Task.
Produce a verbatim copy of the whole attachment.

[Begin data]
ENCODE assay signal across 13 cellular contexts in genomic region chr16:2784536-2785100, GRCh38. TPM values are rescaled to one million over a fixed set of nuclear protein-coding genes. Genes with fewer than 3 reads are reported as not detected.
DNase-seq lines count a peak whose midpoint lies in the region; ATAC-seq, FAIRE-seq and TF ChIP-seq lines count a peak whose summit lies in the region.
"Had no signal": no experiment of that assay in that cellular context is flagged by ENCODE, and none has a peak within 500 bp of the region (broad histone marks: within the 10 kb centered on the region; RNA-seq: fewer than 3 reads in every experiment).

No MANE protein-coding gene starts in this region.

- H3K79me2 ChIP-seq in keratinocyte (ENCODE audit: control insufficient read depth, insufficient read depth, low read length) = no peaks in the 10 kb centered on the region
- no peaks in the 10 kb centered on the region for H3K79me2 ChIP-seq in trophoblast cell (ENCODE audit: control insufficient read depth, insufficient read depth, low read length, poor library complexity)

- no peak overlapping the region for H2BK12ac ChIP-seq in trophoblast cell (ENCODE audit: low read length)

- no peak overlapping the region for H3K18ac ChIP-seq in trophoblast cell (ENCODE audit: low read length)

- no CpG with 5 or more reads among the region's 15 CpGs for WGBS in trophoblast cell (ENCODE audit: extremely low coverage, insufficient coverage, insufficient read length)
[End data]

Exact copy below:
ENCODE assay signal across 13 cellular contexts in genomic region chr16:2784536-2785100, GRCh38. TPM values are rescaled to one million over a fixed set of nuclear protein-coding genes. Genes with fewer than 3 reads are reported as not detected.
DNase-seq lines count a peak whose midpoint lies in the region; ATAC-seq, FAIRE-seq and TF ChIP-seq lines count a peak whose summit lies in the region.
"Had no signal": no experiment of that assay in that cellular context is flagged by ENCODE, and none has a peak within 500 bp of the region (broad histone marks: within the 10 kb centered on the region; RNA-seq: fewer than 3 reads in every experiment).

No MANE protein-coding gene starts in this region.

- H3K79me2 ChIP-seq in keratinocyte (ENCODE audit: control insufficient read depth, insufficient read depth, low read length) = no peaks in the 10 kb centered on the region
- no peaks in the 10 kb centered on the region for H3K79me2 ChIP-seq in trophoblast cell (ENCODE audit: control insufficient read depth, insufficient read depth, low read length, poor library complexity)

- no peak overlapping the region for H2BK12ac ChIP-seq in trophoblast cell (ENCODE audit: low read length)

- no peak overlapping the region for H3K18ac ChIP-seq in trophoblast cell (ENCODE audit: low read length)

- no CpG with 5 or more reads among the region's 15 CpGs for WGBS in trophoblast cell (ENCODE audit: extremely low coverage, insufficient coverage, insufficient read length)